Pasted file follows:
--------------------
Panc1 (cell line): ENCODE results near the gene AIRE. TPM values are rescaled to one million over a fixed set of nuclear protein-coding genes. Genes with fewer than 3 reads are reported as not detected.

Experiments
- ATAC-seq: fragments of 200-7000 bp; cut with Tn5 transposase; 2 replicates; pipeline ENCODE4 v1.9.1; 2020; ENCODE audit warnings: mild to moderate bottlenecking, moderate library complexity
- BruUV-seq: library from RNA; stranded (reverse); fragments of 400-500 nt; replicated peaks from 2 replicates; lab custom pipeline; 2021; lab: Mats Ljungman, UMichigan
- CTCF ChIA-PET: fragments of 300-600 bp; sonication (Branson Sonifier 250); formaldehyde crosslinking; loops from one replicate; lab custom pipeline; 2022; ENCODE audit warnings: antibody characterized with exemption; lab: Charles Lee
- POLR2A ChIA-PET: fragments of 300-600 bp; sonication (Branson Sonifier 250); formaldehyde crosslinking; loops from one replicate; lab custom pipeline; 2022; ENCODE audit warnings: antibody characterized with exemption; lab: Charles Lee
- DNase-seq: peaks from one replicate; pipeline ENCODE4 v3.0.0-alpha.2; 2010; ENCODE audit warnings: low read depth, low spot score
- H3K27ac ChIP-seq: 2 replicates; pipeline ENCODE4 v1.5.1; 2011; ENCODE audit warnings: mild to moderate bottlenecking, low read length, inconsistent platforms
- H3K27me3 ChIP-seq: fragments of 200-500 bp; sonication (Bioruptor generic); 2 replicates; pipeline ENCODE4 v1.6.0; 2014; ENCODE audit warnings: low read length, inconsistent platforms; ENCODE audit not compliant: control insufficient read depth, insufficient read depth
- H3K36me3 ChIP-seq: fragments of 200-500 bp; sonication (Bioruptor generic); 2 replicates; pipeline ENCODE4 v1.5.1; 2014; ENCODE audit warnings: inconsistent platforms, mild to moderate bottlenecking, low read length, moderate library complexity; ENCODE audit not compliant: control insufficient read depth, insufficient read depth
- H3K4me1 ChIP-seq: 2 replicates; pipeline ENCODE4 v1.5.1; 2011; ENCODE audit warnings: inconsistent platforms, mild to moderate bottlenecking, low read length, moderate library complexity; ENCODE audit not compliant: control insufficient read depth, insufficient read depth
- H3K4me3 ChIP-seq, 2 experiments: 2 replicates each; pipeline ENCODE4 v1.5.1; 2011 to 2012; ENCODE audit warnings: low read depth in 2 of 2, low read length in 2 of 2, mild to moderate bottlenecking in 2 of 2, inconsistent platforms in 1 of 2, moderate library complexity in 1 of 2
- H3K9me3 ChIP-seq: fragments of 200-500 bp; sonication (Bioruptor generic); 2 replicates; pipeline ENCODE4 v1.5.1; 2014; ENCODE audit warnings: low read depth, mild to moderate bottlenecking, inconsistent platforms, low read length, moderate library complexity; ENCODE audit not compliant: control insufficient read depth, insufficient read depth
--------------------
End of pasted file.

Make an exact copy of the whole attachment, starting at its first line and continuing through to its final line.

Panc1 (cell line): ENCODE results near the gene AIRE. TPM values are rescaled to one million over a fixed set of nuclear protein-coding genes. Genes with fewer than 3 reads are reported as not detected.

Experiments
- ATAC-seq: fragments of 200-7000 bp; cut with Tn5 transposase; 2 replicates; pipeline ENCODE4 v1.9.1; 2020; ENCODE audit warnings: mild to moderate bottlenecking, moderate library complexity
- BruUV-seq: library from RNA; stranded (reverse); fragments of 400-500 nt; replicated peaks from 2 replicates; lab custom pipeline; 2021; lab: Mats Ljungman, UMichigan
- CTCF ChIA-PET: fragments of 300-600 bp; sonication (Branson Sonifier 250); formaldehyde crosslinking; loops from one replicate; lab custom pipeline; 2022; ENCODE audit warnings: antibody characterized with exemption; lab: Charles Lee
- POLR2A ChIA-PET: fragments of 300-600 bp; sonication (Branson Sonifier 250); formaldehyde crosslinking; loops from one replicate; lab custom pipeline; 2022; ENCODE audit warnings: antibody characterized with exemption; lab: Charles Lee
- DNase-seq: peaks from one replicate; pipeline ENCODE4 v3.0.0-alpha.2; 2010; ENCODE audit warnings: low read depth, low spot score
- H3K27ac ChIP-seq: 2 replicates; pipeline ENCODE4 v1.5.1; 2011; ENCODE audit warnings: mild to moderate bottlenecking, low read length, inconsistent platforms
- H3K27me3 ChIP-seq: fragments of 200-500 bp; sonication (Bioruptor generic); 2 replicates; pipeline ENCODE4 v1.6.0; 2014; ENCODE audit warnings: low read length, inconsistent platforms; ENCODE audit not compliant: control insufficient read depth, insufficient read depth
- H3K36me3 ChIP-seq: fragments of 200-500 bp; sonication (Bioruptor generic); 2 replicates; pipeline ENCODE4 v1.5.1; 2014; ENCODE audit warnings: inconsistent platforms, mild to moderate bottlenecking, low read length, moderate library complexity; ENCODE audit not compliant: control insufficient read depth, insufficient read depth
- H3K4me1 ChIP-seq: 2 replicates; pipeline ENCODE4 v1.5.1; 2011; ENCODE audit warnings: inconsistent platforms, mild to moderate bottlenecking, low read length, moderate library complexity; ENCODE audit not compliant: control insufficient read depth, insufficient read depth
- H3K4me3 ChIP-seq, 2 experiments: 2 replicates each; pipeline ENCODE4 v1.5.1; 2011 to 2012; ENCODE audit warnings: low read depth in 2 of 2, low read length in 2 of 2, mild to moderate bottlenecking in 2 of 2, inconsistent platforms in 1 of 2, moderate library complexity in 1 of 2
- H3K9me3 ChIP-seq: fragments of 200-500 bp; sonication (Bioruptor generic); 2 replicates; pipeline ENCODE4 v1.5.1; 2014; ENCODE audit warnings: low read depth, mild to moderate bottlenecking, inconsistent platforms, low read length, moderate library complexity; ENCODE audit not compliant: control insufficient read depth, insufficient read depth